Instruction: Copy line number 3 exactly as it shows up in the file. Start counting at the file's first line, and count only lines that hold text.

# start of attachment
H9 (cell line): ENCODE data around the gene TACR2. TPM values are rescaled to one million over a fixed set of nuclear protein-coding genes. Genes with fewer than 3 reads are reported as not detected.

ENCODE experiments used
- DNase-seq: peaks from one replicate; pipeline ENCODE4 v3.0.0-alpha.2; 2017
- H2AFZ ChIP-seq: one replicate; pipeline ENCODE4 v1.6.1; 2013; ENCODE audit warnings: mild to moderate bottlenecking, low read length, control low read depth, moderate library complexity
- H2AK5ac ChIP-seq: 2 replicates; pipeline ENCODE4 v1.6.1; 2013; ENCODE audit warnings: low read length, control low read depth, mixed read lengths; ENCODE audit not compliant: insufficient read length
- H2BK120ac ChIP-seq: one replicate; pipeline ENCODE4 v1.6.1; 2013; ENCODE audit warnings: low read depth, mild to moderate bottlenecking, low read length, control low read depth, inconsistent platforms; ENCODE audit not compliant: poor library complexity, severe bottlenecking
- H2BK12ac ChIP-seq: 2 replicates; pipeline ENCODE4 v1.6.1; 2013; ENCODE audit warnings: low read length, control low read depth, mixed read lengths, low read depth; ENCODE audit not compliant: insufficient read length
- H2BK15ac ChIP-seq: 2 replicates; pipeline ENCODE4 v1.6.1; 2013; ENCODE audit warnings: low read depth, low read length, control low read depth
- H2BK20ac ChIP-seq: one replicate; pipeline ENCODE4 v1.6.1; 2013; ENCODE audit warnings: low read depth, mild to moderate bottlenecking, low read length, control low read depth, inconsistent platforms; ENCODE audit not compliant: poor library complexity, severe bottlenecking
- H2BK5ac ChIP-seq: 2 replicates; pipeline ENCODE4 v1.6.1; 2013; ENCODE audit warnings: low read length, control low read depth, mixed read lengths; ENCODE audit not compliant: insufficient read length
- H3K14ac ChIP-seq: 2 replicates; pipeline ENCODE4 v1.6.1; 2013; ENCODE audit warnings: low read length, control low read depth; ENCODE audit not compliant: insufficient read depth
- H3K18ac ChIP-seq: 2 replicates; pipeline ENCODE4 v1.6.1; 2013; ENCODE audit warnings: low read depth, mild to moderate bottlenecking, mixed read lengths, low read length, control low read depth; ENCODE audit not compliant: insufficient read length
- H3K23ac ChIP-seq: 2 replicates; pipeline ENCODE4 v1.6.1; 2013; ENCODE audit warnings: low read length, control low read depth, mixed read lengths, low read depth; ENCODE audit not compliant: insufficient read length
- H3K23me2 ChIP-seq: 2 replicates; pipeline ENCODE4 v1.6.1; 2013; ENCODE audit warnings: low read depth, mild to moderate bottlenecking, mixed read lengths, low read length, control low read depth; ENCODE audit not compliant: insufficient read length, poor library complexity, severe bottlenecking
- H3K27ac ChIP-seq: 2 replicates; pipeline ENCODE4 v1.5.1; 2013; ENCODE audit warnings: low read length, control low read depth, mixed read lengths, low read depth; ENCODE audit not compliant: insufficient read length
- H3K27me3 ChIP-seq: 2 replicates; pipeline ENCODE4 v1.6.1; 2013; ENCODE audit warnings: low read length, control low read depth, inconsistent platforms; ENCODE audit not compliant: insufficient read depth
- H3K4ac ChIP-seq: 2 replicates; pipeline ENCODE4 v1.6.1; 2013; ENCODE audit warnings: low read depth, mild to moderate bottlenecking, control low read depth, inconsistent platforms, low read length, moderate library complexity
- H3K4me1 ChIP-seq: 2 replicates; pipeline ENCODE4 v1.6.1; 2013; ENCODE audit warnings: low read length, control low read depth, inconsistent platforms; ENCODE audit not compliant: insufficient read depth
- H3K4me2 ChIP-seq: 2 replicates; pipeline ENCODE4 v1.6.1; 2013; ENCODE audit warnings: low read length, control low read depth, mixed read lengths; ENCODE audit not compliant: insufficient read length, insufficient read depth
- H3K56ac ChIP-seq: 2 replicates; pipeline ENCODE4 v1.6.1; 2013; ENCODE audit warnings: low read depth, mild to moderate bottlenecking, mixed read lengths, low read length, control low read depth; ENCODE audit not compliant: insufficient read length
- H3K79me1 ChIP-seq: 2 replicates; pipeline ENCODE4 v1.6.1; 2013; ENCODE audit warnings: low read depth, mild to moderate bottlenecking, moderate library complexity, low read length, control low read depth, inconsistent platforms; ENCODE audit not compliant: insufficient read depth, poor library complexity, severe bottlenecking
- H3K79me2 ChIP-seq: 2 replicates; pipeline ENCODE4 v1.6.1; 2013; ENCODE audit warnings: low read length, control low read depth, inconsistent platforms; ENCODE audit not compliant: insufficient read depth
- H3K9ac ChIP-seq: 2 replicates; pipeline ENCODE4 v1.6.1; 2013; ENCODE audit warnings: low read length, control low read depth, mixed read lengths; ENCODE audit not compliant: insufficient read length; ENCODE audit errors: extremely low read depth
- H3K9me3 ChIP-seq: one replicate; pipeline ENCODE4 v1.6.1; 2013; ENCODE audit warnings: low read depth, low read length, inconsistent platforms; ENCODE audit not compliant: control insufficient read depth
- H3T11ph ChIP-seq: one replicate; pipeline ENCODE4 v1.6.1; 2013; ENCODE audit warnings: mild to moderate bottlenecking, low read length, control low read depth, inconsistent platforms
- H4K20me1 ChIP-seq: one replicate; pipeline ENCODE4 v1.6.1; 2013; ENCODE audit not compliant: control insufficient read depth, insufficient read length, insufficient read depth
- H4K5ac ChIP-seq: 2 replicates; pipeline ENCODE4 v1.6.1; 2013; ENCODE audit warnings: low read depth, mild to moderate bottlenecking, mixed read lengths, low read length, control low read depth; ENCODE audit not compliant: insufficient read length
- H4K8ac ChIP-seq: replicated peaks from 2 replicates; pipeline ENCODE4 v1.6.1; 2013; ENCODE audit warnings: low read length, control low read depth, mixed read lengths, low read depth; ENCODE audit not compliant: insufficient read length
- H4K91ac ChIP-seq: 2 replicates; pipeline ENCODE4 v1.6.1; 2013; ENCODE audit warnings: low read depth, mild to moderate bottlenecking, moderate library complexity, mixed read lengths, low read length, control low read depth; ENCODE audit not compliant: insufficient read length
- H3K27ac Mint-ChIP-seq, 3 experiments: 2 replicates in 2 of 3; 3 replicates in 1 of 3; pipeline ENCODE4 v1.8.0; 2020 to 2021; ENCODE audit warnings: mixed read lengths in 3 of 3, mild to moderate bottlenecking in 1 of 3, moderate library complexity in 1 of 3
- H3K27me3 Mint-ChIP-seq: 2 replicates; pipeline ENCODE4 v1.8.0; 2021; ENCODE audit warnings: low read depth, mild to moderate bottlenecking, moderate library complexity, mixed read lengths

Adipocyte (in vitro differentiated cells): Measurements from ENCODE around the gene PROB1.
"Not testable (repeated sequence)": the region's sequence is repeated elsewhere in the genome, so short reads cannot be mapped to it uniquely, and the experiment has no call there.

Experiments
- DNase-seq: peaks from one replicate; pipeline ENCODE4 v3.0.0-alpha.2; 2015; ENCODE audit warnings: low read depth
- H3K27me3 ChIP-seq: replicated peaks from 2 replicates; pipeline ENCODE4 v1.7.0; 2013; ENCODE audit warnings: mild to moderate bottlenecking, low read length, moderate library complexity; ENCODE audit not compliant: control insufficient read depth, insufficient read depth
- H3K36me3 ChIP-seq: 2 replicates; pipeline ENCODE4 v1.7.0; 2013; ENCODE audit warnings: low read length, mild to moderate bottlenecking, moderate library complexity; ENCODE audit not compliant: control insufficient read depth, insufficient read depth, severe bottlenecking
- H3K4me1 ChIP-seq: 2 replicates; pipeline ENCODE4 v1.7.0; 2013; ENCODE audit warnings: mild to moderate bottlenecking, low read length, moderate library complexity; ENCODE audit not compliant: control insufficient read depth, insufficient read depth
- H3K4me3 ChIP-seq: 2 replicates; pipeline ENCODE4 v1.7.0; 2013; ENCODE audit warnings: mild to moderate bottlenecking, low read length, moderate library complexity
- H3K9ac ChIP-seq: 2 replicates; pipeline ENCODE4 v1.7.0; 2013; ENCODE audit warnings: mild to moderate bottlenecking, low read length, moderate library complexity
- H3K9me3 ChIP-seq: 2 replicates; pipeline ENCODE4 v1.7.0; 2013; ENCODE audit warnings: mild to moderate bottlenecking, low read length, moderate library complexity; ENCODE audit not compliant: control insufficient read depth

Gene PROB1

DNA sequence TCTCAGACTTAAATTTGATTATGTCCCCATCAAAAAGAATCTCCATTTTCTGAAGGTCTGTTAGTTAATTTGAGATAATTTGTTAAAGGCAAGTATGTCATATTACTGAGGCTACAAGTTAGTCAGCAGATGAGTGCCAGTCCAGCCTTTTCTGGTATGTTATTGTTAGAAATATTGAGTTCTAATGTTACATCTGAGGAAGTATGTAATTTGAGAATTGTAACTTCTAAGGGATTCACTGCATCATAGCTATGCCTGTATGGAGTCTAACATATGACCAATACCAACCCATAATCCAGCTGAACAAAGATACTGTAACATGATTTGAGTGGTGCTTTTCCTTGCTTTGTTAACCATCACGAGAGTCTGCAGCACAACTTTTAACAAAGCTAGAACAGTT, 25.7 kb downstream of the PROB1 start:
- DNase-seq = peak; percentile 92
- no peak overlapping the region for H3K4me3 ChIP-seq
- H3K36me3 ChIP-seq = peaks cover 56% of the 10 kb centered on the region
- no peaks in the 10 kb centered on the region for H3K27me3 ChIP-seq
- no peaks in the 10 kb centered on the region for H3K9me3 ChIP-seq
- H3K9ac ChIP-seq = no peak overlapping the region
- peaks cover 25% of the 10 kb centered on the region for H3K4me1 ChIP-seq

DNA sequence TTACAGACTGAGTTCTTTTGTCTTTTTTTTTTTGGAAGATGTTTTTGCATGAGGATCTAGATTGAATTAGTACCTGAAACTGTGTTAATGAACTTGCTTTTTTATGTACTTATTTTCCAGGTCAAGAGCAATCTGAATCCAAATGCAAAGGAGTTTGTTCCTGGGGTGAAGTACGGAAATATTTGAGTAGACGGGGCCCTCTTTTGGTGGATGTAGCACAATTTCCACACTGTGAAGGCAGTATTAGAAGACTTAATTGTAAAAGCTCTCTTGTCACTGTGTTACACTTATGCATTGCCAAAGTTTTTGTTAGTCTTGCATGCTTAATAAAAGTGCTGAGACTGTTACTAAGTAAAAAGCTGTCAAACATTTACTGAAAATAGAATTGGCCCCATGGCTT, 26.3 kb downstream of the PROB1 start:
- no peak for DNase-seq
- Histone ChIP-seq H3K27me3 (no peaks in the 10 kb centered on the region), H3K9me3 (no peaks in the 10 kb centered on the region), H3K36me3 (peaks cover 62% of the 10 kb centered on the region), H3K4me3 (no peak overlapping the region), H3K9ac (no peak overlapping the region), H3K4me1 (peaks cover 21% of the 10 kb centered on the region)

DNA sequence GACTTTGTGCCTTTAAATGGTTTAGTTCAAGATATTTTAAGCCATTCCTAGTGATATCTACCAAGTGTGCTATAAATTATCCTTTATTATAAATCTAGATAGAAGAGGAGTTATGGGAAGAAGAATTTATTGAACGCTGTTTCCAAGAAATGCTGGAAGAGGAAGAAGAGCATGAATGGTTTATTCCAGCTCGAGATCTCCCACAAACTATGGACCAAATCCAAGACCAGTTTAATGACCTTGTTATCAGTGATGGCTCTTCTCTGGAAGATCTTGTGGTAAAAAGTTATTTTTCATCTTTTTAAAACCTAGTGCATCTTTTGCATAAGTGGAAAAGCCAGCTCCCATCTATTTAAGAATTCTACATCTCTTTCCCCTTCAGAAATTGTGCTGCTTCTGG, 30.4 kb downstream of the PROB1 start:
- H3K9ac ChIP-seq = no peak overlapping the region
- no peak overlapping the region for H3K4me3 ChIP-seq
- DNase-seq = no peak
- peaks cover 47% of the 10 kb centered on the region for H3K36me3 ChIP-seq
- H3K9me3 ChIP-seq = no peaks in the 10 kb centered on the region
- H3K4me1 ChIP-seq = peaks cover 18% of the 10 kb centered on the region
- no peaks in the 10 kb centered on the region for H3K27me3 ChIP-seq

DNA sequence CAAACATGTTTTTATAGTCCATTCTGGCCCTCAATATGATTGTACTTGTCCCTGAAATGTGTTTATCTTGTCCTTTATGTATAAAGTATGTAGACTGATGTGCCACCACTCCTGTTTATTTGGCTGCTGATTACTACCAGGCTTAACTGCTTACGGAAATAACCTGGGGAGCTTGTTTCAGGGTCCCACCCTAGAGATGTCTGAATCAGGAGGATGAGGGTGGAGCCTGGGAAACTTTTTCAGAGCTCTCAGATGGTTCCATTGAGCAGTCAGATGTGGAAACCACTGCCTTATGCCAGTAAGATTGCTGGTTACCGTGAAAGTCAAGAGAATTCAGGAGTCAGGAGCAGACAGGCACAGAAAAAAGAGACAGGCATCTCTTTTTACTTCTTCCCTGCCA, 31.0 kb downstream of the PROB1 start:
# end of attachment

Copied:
- DNase-seq: peaks from one replicate; pipeline ENCODE4 v3.0.0-alpha.2; 2017